A while ago, I wrote a blog about cardiovascular disease (CVD) and how you can prevent it. I thought it might need some updates.
First, I find it curious that although CVD is more likely to kill you, fear of CVD is not on the top 30 list of fears. Instead of fear of things that aren’t necessarily dangerous like flying, heights, spiders, dentists, clowns and the like. Meanwhile, CVD is the number one cause of heart attacks and the number three cause of strokes.
About 800,000 people in the U.S. fall victim to stroke each year, with about 140,000 of those instances being fatal. Many of the people who don’t die are left with permanent impairment. Stroke is so common you most likely know someone who has been affected.
Heart disease affects about 28 million American adults and causes around 614,000 deaths per year.
What if any of the top fear items actually caused this number of death or impairment? What if spider bites killed 140,000 people a year and maybe left 3 or 4 times that number permanently impaired? What if avoiding certain foods lowered your risk of these deadly spider bites?
What if clowns hurt 28 million people and killed 600,000 per year? I know these are silly comparisons but I think you get the idea.
Maybe it is better to think of heart disease and strokes like a bunch of scary clowns and spiders. If you take certain steps, you can dramatically decrease the probability of encountering them.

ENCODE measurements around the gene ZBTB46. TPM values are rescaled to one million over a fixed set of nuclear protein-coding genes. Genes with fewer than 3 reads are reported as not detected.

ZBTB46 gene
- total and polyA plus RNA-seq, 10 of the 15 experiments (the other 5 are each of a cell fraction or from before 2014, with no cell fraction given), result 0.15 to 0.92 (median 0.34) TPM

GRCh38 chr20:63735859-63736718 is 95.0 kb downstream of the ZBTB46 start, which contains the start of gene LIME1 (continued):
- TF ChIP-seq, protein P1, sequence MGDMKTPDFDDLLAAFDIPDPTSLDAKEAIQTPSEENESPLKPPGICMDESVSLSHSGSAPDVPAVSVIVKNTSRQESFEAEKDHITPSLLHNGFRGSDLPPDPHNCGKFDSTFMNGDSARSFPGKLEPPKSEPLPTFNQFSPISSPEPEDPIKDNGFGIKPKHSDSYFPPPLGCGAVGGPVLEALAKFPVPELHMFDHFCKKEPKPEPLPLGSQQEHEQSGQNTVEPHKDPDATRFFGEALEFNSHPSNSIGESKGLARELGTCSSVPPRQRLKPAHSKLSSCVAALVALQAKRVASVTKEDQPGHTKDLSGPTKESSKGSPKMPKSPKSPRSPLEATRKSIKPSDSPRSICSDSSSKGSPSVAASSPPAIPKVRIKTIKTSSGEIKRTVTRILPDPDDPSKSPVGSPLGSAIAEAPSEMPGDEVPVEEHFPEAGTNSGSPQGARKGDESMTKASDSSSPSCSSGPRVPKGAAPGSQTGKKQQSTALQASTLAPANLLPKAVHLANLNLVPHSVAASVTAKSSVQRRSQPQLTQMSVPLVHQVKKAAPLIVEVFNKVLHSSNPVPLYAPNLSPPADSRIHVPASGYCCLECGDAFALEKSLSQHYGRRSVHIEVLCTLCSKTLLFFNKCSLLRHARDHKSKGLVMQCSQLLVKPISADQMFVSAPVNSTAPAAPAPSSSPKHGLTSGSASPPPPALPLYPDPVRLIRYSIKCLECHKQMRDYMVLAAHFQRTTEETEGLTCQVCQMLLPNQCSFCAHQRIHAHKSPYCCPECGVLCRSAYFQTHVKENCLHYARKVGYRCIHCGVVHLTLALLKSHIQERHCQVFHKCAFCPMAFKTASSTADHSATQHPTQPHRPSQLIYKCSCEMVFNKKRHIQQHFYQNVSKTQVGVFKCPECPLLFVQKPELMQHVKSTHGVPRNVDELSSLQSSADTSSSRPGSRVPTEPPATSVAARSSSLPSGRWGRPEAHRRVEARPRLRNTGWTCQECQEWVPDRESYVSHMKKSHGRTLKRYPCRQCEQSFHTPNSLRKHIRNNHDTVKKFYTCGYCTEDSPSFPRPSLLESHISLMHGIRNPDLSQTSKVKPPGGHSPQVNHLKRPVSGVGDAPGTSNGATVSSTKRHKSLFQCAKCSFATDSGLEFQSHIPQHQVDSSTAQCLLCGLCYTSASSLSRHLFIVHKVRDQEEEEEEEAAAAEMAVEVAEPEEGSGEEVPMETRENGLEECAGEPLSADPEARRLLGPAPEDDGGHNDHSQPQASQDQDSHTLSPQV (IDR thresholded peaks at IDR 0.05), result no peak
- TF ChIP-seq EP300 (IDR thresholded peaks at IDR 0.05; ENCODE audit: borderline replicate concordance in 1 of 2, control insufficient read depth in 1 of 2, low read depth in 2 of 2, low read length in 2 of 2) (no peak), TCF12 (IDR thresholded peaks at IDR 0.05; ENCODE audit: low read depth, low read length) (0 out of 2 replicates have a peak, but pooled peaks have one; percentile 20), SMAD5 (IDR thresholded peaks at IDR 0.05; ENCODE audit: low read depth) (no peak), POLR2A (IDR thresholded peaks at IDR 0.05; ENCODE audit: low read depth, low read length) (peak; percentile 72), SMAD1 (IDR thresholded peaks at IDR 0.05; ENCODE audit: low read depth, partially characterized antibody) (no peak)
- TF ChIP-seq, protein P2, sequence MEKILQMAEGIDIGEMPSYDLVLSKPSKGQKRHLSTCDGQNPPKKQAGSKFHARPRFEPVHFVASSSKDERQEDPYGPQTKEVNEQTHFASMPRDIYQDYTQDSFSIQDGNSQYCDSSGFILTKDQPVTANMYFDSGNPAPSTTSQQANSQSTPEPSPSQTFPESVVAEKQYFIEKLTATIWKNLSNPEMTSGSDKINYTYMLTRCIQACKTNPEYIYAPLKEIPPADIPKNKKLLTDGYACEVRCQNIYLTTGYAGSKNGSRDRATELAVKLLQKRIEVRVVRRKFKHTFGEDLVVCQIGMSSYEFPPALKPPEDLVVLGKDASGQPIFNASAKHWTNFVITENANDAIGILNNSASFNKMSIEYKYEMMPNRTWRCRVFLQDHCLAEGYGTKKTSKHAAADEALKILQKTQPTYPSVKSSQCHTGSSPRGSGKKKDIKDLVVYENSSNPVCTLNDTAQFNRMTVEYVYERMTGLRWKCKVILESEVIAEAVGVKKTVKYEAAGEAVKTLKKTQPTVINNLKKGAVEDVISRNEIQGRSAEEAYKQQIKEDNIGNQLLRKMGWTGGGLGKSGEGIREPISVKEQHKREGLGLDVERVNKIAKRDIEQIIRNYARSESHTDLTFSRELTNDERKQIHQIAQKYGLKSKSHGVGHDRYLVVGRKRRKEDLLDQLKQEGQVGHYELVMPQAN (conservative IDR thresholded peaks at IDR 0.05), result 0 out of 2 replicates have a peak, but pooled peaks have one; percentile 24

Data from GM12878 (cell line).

Let’s start with the basics of preventing cardiovascular disease. You should maintain a decent weight and stick to eating a prudent diet. You should also cut out smoking, which means cutting out second-hand smoke too. These measures will eliminate about 80% of the CVD problems.
Sounds easy enough, but eating a decent diet will probably mean giving up some of your favorite foods. One person I know ate himself into a stroke eating too many convenience store hot dogs and a large bag of Cheetos each day. If he had thought about a stroke as fear of heights or dentists, maybe he would have had the motivation to make some dietary changes.
We can’t talk about CVD without cholesterol. First, I need to point out that I will be using the conventional terms LDL cholesterol, HDL cholesterol, and related terms. I want you to know that I know that we don’t actually measure cholesterol but the lipoproteins (HDL and LDL etc) that transport cholesterol in the blood. HDL and LDL are like train cars. We look at the type of train car and assume they are all full.
Cholesterol plays a very important role in the formation of CVD. The risk of heart attack is highest in men and women who have low HDL levels and high total cholesterol levels. A 10% decrease in cholesterol levels can result in a 20%-30% decrease in CVD.
Approximately 20% of Americans have high blood cholesterol levels and 31% have borderline high levels. About 40.6 million Americans have total cholesterol levels of 240 mg/dl or above, which is considered high risk in adults. Although some variations in laboratory reference ranges may exist, you are considered to be at high risk of heart disease if your cholesterol levels are above 240 mg/dl. You are at moderate risk if your levels are between 200 mg/dl and 240 mg/dl and low risk if your levels are below 200 mg/dl.
Next week, we’ll talk more about cholesterol and why it’s seen as the primary villain. We’ll also discuss how you can regulate and test your cholesterol. In the meantime, for more on cardiovascular health or to shop cardiovascular health supplements, visit us at OVitaminPro.com.